The issue is:

The UK government is broke

The Chinese government is reducing its holdings of our bonds

The Japanese government is reducing its holdings of our bonds

The hedge funds are not buying our bonds

The UK's holdings of our bonds have doubled in the past 6 months

Given that the other typical large buyers of US treasuries are not buying bonds, while a completely broke government is doing so at epic rates, makes one wonder just where the UK is getting the cash to do this.

High order money (money that can be leveraged up in our criminal ponzi fractional reserve banking system) comes from these bond sales.

When the US government sells treasury debt, it is literally creating money out of nothing.

The US government can then spend that money into the economy.

The inflation is held in check because the global money supply is reduced by the foreign nation's holding of our debt.

So the dollar, relative to the purchasing country's currency, remains stable.

However if the foreign country is simply printing money out of nothing to purchase those bonds (which the UK clearly must be doing), the inflationary forces are not held in check.

In the global scheme, the US and UK working in tandem to dilute the money supply through phony treasury purchases means ALL the other countries that hold US treasuries as an investment are essentially being made to foot the bill for the fraud, as well as the people of both the US and the UK.


The effect is the same as if a mega-counterfeit money producer started cranking out hundreds of billions of dollar bills in his basement.




[edit on 16-7-2010 by mnemeth1]



posted on Jul, 18 2010 @ 07:15 PM
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If this is in fact what is going on, and the other nations holding debt cotton on, the repercussions would be mind-boggling.

It sounds like such a risky business —after all it would be bound to come out via the published data— you have to wonder whether there's perhaps another explanation.

In fact it's so odd you could even ask if it's within the realms of possibility they're somehow all in on the scheme. Could there be some way the other nations holding debt have agreed to offload their holdings in a gradual, controlled manner such that the system would not destabilize too quickly (to the ruin of all), only to be compensated at a later date, in some as yet unspecified manner?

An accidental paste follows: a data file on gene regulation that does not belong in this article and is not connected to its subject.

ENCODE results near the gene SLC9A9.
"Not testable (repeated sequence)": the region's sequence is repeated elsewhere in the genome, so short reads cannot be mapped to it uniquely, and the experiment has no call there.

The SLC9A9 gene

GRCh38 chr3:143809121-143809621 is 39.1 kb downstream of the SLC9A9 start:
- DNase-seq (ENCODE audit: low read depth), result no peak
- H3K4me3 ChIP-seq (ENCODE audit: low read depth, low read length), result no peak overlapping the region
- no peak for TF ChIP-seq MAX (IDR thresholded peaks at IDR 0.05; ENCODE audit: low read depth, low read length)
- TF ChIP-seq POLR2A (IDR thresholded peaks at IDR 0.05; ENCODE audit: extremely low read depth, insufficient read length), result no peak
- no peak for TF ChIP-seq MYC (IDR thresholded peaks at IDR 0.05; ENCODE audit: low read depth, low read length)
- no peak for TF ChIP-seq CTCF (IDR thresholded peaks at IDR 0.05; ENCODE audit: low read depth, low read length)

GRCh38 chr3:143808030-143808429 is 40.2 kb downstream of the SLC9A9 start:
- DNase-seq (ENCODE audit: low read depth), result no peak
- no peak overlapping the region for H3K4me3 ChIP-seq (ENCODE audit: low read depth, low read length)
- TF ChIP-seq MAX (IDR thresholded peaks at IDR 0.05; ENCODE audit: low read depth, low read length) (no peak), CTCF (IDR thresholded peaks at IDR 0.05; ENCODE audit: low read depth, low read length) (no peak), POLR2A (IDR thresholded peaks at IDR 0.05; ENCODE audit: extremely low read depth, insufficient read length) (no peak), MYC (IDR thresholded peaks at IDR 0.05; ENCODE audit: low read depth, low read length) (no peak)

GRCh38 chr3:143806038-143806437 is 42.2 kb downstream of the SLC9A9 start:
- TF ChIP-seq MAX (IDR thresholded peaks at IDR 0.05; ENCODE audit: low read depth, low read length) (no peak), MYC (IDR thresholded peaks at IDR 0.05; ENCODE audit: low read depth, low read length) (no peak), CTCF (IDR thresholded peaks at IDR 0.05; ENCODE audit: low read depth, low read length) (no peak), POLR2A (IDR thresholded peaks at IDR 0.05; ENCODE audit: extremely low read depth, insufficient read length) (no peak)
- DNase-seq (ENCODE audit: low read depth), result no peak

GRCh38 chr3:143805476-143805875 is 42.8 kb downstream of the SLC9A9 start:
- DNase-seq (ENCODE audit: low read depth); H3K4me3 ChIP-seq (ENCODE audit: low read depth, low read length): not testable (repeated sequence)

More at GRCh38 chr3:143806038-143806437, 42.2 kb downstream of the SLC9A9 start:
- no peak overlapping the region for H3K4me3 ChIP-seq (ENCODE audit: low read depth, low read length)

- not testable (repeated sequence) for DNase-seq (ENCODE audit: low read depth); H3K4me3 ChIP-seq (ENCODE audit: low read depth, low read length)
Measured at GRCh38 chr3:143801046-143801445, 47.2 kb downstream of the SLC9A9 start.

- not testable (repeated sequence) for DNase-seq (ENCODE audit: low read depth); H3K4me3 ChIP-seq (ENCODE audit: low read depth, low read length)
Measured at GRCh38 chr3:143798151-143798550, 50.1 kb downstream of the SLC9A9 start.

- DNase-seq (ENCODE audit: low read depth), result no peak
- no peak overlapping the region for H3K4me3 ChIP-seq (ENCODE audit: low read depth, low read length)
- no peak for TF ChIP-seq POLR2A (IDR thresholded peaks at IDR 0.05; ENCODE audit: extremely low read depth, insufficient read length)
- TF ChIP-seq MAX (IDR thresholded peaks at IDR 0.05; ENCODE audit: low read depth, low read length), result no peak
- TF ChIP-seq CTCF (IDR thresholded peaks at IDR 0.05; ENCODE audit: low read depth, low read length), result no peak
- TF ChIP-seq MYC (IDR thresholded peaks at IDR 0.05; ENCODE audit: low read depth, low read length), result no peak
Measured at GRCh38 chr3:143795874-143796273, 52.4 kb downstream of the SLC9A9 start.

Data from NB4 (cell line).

Perhaps to be recompensed under a future, global currency?



posted on Jul, 18 2010 @ 10:08 PM
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reply to post by mnemeth1
 


I too appreciate the layman's version. Thanks OP.

This type of finance always takes me while to get my head around. I think it has something to do with the disconnect from finances of the average individual. Joe goes to work to trade his time/effort for chits. He trades those chits for food. Repeat.

International finance looks more like complex gambling. There is no trading of something of value for something else. It's all margins and speculating. No one actually does anything or makes anything.

If the UK is broke, why is it buying debt (?) from the US? Is this more speculating? It would seem like if everybody else is putting distance between their bank account and US debt, why would the UK be so interested?

I would also be interested in finding out where the US government is "spending into the economy". It would seem like the last few years, most of that spending went into banks to cover their garbage. So are we selling debt to cover garbage?

Sorry if I sound ignorant of macro-economics it's just that I am ignorant of macro-economics.



posted on Jul, 18 2010 @ 10:18 PM
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I suspect a quid-pro-quo is in the works. It smells alot like making a credit card payment with your other credit card - and then the next month reversing the scheme to pay the second credit card with the first.

I don't believe that this will a.) last long and b.) end well!



posted on Jul, 18 2010 @ 10:25 PM
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Originally posted by pause4thought
If this is in fact what is going on, and the other nations holding debt cotton on, the repercussions would be mind-boggling.

....

In fact it's so odd you could even ask if it's within the realms of possibility they're somehow all in on the scheme.

....

Perhaps to be recompensed under a future, global currency?


Indeed, it is in deference to the first proposition that I gave taken to characterize the phenomenon as the "Cartel" effect. Of course, such a meme is repugnant, and painfully overlooked.

As far as the second proposition goes, I can only hope not, because the 'virtualization' of a currency that is already virtual, being fiat currency, is a recipe for total surrender to those some refer to as 'money lenders;' but it may be more accurate to refer to them as "economic royalists."



posted on Jul, 19 2010 @ 07:27 AM
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Originally posted by mnemeth1

Originally posted by mr-lizard

makes one wonder just where the UK is getting the cash to do this.


Indeed it makes one wonder,
Perhaps William Caxton could answer that one


PEACE,
RK